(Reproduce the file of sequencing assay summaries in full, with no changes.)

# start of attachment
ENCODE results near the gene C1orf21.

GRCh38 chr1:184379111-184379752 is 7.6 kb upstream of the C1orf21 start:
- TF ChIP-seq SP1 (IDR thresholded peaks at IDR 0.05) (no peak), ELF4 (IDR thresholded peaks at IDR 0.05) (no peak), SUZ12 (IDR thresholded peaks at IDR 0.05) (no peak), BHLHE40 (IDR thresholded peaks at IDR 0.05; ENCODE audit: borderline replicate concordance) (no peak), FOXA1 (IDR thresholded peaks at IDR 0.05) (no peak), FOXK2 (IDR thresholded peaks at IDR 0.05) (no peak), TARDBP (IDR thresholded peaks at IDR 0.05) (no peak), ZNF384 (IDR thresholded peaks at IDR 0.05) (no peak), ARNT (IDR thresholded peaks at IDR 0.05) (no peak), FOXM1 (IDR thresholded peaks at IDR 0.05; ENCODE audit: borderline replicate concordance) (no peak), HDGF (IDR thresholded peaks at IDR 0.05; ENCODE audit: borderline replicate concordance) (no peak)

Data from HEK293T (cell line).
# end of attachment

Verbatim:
ENCODE results near the gene C1orf21.

GRCh38 chr1:184379111-184379752 is 7.6 kb upstream of the C1orf21 start:
- TF ChIP-seq SP1 (IDR thresholded peaks at IDR 0.05) (no peak), ELF4 (IDR thresholded peaks at IDR 0.05) (no peak), SUZ12 (IDR thresholded peaks at IDR 0.05) (no peak), BHLHE40 (IDR thresholded peaks at IDR 0.05; ENCODE audit: borderline replicate concordance) (no peak), FOXA1 (IDR thresholded peaks at IDR 0.05) (no peak), FOXK2 (IDR thresholded peaks at IDR 0.05) (no peak), TARDBP (IDR thresholded peaks at IDR 0.05) (no peak), ZNF384 (IDR thresholded peaks at IDR 0.05) (no peak), ARNT (IDR thresholded peaks at IDR 0.05) (no peak), FOXM1 (IDR thresholded peaks at IDR 0.05; ENCODE audit: borderline replicate concordance) (no peak), HDGF (IDR thresholded peaks at IDR 0.05; ENCODE audit: borderline replicate concordance) (no peak)

Data from HEK293T (cell line).